In Ukraine, mobile teams reconnect remote and frontline areas to medical and mental health care

April 9, 2024
A Pact-supported mobile health team in Ukraine. Credit: Viktoria Buival
A Pact-supported mobile health team in Ukraine. Credit: Viktoria Buival

Because of Russia’s military aggression, populations’ access to medical, psychological and social assistance is a serious challenge for Ukraine. This is especially true in remote, hard-to-reach areas and in communities that have suffered the most from the war or are currently under shelling.

The Pact-led, USAID-funded Public Health System Recovery and Resilience Activity, or PHS R&R, has supported communities with an effective solution: multidisciplinary mobile health teams. Through PHS R&R, such teams were established in the Krolevets community of Sumy region and the Ovruch community of Zhytomyr region. Each team includes a general practitioner, a nurse, a psychologist and a social worker. The work of the specialists is primarily focused on disease prevention, screening, early diagnosis, provision of basic medical care and psychosocial support to residents of remote areas. 

PHS R&R has supported the teams with training. The training sessions help to deepen knowledge on topics including communicable and non-communicable diseases, palliative care, gender-based violence, infection control, immunoprophylaxis and more.

The distance from Krolevets to the Russian border is less than 30 miles. About a third of residents live in more than 70 settlements in the community's rural areas. The ongoing shelling by Russia is causing significant damage to infrastructure and leading many people to delay addressing their health concerns indefinitely.

"We carry out examinations and screening for cardiovascular and oncological diseases, diabetes mellitus, chronic obstructive pulmonary disease and tuberculosis screening. If necessary, we make referrals to other specialists and services. We administer vaccinations and provide palliative care," says Kateryna Ivanchenko, a nurse on the team. "We go to villages and small settlements where there is no medical care at all. Now they know that medical professionals will come and help them. They are waiting for us."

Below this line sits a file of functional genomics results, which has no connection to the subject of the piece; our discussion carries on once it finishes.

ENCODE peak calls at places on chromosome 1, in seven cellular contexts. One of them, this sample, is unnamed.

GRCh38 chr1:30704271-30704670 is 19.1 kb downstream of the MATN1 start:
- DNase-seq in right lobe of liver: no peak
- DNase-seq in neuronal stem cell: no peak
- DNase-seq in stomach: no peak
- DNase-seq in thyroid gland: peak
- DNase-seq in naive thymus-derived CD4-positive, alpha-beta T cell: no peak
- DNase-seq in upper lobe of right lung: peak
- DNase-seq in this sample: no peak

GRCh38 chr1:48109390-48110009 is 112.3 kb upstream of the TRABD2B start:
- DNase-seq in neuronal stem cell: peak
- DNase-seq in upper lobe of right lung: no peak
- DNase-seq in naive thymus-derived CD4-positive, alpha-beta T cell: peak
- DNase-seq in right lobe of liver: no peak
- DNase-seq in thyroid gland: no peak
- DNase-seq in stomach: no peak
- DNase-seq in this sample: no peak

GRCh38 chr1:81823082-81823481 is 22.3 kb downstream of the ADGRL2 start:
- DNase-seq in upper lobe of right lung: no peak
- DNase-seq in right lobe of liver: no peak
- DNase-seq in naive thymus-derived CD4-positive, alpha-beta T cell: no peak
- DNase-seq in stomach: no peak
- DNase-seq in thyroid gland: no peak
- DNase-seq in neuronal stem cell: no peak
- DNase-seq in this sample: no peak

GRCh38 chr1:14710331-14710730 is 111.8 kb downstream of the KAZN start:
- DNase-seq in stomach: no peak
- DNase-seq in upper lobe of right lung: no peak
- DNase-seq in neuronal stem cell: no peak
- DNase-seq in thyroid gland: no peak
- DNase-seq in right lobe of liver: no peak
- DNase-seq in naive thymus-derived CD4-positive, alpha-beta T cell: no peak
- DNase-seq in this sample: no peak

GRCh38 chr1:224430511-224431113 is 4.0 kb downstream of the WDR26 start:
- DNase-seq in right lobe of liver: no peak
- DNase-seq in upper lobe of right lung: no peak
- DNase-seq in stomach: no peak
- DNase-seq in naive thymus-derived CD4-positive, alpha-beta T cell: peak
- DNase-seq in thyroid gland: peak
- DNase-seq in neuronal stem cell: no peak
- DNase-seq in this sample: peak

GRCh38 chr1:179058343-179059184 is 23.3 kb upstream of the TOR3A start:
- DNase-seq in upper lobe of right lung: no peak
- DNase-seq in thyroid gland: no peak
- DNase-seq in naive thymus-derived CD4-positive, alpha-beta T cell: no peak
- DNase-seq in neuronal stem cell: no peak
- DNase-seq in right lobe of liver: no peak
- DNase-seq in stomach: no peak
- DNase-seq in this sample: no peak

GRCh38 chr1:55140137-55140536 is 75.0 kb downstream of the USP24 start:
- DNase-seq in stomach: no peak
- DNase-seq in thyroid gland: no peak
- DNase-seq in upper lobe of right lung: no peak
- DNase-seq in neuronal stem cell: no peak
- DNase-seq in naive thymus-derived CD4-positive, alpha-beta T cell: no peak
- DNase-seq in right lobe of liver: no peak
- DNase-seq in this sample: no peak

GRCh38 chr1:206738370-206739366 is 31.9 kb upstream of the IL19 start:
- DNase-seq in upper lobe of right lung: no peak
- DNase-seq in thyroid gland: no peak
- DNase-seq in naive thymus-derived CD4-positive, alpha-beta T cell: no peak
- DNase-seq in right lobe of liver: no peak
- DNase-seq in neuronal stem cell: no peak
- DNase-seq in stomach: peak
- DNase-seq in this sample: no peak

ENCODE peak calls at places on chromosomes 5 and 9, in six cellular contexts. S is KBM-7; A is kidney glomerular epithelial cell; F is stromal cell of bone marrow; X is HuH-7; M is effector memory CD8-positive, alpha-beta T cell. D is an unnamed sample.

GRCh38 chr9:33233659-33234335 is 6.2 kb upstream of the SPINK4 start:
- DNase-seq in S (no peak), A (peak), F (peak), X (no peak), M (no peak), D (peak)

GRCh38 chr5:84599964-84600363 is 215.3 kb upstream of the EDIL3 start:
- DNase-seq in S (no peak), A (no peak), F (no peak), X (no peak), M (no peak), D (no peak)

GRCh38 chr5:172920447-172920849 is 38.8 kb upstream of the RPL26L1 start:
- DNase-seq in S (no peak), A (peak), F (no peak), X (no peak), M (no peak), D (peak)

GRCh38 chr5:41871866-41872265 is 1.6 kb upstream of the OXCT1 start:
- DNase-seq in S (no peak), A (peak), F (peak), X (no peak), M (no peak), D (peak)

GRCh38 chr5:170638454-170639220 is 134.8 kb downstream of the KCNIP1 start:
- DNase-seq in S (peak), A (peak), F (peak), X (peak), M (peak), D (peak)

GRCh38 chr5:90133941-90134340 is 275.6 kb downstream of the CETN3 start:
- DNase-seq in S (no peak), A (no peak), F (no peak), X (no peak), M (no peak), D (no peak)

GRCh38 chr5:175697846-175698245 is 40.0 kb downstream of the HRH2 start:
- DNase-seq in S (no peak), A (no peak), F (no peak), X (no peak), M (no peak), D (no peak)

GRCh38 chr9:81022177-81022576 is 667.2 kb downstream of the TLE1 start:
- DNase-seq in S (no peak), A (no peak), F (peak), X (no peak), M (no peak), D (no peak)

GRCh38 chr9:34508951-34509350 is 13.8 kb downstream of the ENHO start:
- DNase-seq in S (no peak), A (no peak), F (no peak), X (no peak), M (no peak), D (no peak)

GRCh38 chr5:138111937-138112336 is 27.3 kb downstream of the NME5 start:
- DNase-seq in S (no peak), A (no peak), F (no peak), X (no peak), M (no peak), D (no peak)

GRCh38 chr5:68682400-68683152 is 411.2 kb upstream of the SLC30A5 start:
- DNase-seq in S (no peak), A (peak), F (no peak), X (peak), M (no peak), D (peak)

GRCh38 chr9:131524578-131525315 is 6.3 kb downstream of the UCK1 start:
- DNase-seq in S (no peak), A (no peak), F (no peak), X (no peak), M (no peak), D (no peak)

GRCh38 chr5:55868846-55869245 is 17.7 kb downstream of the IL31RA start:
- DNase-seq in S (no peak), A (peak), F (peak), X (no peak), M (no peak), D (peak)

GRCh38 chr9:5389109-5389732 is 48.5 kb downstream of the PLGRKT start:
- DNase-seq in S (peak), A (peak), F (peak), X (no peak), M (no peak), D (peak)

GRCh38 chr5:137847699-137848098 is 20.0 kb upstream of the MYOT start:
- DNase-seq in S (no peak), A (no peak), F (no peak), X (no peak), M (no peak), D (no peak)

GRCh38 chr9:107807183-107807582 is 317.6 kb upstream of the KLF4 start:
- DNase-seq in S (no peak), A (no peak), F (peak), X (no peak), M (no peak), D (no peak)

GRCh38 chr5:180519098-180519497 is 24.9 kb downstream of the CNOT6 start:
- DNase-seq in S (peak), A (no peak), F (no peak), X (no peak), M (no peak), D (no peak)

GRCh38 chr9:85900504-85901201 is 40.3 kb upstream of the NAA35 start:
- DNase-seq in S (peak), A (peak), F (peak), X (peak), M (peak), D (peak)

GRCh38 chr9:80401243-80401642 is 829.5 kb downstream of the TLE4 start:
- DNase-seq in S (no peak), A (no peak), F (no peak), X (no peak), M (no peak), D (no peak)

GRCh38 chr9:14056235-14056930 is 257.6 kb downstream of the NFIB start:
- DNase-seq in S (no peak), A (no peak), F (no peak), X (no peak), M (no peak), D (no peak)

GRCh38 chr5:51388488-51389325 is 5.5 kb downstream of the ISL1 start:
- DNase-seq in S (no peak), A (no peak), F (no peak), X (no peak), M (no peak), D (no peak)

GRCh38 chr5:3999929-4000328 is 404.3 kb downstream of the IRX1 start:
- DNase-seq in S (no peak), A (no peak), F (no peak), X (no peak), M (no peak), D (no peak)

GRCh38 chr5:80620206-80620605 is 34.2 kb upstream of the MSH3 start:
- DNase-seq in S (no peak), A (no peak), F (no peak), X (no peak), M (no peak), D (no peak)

Tamara Serdiuk, a general practitioner on the mobile team, shares their schedule of visits. "This settlement is a village, and these two are very small hamlets,” she says. “We get as close to them as possible."

Credit: Viktoria Buival

Tamara Oleksandrivna described a 61-year-old woman who, with her husband, lives in a place where there is no paramedic station, and it is difficult to get to the hospital. Until recently, they had not visited a family doctor or been examined since the beginning of the war. As soon as the woman found out about the team's arrival, she immediately came to the doctor. She told the doctor that she was losing weight, often felt thirsty, and her skin was very dry. Her high blood glucose level also indicated a suspicion of type 2 diabetes. Her husband was also examined, and his blood glucose level was elevated, too. The doctor gave appropriate recommendations and referred the couple to a family doctor for additional examination. Now the couple is receiving the treatment they need. 

In total, more than 1,800 community members are expected to benefit from the services of the mobile team by the end of January 2025.

"At first I was wary. I wondered whether anyone would come to me or not. Not everyone is ready to talk to a psychologist," says Viktoria Buival, a psychologist on the mobile team. "Going to the doctor is one thing, but going to a psychologist is quite another. But people started coming to me." 

Buival notes that professional and confidential psychological assistance from mobile teams is becoming increasingly popular. “People of various ages and with various problems reach out to us. Some people struggle with sleep, and many are worried because their family members are at war. Others are distressed by the loud explosions coming from the nearby border.”

Many people have lost their jobs and income due to the war. Some of them have children, care for sick relatives or have disabilities. Social worker Tetiana Tretiak explains to people about their rights, what social services they can use, and how and where to apply. She also refers people to organizations and programs that can provide more specialized assistance.

"I am concerned that people are less likely to plan their future,” Tretiak says. “Life is changing fast: Today it's calm, tomorrow it's unclear, the day after – you must pack and leave. That's why it's hard for people to listen to advice that would be appropriate in peacetime. But I say that life goes on. Wherever we are, we need to act and move forward.”